In native Windows programming the way to draw a part of an image onto another image was to call BitBlt:
BitBlt( hDC,screenX,screenY,width,height,hImageDC, imageX, imageY,SRCCOPY );
BitBlt was a very useful function. It would take the handles of two Drawing Contexts (DC). A drawing context could be the main screen, a printer, or a memory location. What I would do is draw the animation cells onto a bitmap, with MS Paint, and embed the bmps into the application, which would compile all of the bitmaps into the .exe file, so everything is packaged together. Then I would get the handle to the drawing contexts of all the bitmaps. I would also get the handles to the screen, and a chunk of memory the size of the screen, which contained a copy of the screen.
The first five parameters of BitBlt are for the destination drawing. They are the handle, the location, and the size. The next three would be the source handle, and the source location, the size was assumed to be the same. The last parameter was the most important, it would tell how to copy the image.
To copy the part of the image as is, use SRCCOPY. This is used when the background of the cell was in the image, and all that needed to do was copy it over the last image.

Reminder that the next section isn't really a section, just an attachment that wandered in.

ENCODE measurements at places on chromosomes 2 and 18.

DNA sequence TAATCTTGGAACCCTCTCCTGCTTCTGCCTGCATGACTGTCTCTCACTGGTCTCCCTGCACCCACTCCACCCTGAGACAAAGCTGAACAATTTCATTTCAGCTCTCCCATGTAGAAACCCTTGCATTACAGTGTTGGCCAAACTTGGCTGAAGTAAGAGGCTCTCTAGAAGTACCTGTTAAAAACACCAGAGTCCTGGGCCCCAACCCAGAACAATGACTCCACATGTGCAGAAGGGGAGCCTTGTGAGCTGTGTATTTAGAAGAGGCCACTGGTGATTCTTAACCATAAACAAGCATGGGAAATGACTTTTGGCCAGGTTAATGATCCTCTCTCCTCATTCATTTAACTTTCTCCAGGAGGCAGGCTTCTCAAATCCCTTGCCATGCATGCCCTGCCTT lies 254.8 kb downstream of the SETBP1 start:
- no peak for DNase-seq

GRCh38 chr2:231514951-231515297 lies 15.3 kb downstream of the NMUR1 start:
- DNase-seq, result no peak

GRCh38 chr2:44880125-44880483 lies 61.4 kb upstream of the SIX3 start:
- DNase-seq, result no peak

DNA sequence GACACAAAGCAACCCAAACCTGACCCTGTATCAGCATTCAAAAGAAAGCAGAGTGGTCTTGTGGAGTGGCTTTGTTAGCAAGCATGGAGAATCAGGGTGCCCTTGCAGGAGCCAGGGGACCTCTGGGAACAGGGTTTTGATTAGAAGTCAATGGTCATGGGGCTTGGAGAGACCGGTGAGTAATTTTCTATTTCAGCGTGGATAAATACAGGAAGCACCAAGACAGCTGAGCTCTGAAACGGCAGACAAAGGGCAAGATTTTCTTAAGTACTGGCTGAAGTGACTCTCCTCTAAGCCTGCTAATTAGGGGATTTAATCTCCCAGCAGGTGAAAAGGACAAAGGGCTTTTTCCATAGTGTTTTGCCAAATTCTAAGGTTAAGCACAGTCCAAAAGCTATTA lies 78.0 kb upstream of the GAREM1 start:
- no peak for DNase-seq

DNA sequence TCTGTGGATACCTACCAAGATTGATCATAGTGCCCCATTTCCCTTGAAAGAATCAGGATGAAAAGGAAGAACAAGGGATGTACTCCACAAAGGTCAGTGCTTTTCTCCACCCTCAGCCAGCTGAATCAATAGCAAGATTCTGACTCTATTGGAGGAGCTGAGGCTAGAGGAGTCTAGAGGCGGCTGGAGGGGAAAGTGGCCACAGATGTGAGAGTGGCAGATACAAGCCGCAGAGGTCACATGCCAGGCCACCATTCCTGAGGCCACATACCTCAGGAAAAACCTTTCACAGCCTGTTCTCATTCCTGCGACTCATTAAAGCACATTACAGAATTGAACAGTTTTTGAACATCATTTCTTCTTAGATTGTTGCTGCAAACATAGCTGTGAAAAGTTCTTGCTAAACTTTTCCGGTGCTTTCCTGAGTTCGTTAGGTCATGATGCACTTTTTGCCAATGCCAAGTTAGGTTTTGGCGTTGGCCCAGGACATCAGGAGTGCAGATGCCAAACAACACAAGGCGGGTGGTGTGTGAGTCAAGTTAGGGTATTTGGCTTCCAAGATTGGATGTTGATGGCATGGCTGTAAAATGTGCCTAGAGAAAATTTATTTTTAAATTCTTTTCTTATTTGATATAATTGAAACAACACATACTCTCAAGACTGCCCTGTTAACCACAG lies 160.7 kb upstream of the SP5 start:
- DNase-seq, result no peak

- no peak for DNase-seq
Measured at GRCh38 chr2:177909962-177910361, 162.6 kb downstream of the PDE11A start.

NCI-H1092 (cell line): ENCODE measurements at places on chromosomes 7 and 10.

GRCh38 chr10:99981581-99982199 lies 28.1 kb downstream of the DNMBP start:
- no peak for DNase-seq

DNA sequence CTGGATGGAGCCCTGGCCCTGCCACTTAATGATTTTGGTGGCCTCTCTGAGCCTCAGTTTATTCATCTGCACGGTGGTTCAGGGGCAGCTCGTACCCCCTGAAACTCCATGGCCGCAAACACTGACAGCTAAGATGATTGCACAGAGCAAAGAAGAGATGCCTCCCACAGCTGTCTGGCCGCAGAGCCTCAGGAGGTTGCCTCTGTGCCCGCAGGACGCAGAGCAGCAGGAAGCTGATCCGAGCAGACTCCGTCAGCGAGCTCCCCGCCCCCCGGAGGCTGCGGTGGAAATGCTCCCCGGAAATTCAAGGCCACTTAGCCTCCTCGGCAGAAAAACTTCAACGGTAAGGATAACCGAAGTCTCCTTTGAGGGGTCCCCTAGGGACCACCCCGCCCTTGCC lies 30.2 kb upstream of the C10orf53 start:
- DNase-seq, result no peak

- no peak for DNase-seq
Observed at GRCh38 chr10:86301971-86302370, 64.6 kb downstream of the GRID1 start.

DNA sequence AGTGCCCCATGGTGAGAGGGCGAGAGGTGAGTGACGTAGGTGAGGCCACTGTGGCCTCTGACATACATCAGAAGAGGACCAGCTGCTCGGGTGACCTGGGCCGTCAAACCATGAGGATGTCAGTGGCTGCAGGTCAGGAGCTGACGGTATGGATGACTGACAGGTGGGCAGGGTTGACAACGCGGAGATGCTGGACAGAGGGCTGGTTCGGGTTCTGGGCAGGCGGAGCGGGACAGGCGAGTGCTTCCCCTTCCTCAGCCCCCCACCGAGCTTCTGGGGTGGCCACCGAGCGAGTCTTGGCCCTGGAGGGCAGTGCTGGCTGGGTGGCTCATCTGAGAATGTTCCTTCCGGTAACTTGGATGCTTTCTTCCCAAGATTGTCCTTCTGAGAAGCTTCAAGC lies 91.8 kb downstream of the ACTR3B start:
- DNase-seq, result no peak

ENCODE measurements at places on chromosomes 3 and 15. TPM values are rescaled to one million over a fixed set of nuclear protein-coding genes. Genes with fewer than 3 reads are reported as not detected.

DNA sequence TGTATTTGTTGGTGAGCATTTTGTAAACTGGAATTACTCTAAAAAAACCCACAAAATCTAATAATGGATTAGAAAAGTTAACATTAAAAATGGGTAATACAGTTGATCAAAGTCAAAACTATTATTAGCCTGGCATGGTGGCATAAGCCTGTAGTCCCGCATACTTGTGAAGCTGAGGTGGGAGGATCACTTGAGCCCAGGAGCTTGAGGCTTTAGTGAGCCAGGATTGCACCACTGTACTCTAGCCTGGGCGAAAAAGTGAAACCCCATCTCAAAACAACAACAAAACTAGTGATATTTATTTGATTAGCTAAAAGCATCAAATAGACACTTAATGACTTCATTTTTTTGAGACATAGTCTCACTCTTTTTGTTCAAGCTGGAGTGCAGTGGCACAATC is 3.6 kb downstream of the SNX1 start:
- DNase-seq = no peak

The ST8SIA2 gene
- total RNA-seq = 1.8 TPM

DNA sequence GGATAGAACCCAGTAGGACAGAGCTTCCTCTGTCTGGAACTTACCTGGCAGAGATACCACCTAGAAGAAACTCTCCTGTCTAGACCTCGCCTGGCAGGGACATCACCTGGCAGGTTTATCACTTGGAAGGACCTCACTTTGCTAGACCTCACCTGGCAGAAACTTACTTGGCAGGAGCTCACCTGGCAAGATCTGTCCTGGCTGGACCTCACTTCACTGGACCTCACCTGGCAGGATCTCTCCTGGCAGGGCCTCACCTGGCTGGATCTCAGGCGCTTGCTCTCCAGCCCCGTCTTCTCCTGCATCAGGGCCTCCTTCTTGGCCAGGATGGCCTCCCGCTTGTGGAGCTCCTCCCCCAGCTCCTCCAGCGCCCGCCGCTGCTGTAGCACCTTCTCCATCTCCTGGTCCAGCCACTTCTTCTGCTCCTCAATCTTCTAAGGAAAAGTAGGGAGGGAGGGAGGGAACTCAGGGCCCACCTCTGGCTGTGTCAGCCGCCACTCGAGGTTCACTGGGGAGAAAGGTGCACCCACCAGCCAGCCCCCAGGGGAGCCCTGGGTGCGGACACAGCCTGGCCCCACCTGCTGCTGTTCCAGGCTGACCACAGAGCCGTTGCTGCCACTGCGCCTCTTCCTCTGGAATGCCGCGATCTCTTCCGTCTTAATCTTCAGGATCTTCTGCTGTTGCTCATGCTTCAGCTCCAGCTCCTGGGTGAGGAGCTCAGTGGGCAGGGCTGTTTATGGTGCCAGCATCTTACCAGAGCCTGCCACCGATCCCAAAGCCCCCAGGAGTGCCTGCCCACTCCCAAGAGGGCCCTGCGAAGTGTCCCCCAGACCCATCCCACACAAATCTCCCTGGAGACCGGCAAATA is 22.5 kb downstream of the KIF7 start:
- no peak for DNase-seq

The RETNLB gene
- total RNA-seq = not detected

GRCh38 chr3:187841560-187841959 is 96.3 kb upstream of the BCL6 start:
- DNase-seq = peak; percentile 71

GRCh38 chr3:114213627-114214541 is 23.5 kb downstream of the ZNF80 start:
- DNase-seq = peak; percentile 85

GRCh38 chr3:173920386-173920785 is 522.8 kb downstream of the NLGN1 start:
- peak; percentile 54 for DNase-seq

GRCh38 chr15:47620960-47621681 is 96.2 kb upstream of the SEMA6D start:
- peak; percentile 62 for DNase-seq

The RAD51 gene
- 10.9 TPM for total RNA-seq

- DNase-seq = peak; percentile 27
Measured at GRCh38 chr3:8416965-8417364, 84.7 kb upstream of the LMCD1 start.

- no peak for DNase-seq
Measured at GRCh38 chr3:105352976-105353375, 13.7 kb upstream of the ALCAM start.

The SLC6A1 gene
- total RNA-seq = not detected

Since drawing images in 1993 was very slow, drawing transparent bitmaps, took a lot more work. For this webpage, the background is drawn every frame, and no one really notices. Back then, however, this would produce a flicker. So, transparencies would take two steps to start and then three steps for each frame after that. The first two steps would ne to draw a mask on the screen, and then another mask on top of that. The first mask was a black and white image, where the white part defined the transparent part, and the black would end up being white on the screen. This BitBlt would use SRCAND, which would and the screen image and the mask.
The second mask is a color image, where black is the transparent and the color will be displayed. When done correctly the color part will be over the white part from the first step. The BitBlt would use SRCPAINT.
When the next frame is drawn, the first step is to overlay the chunk of screen from a memory screen copy, this will set the screen back to how it was before the last frame, then the SCRAND and SCRPAINT would be applied again. For the stars on the tree the next frame would not be moved, but for the flakes, the location would be moved before drawing the two last steps.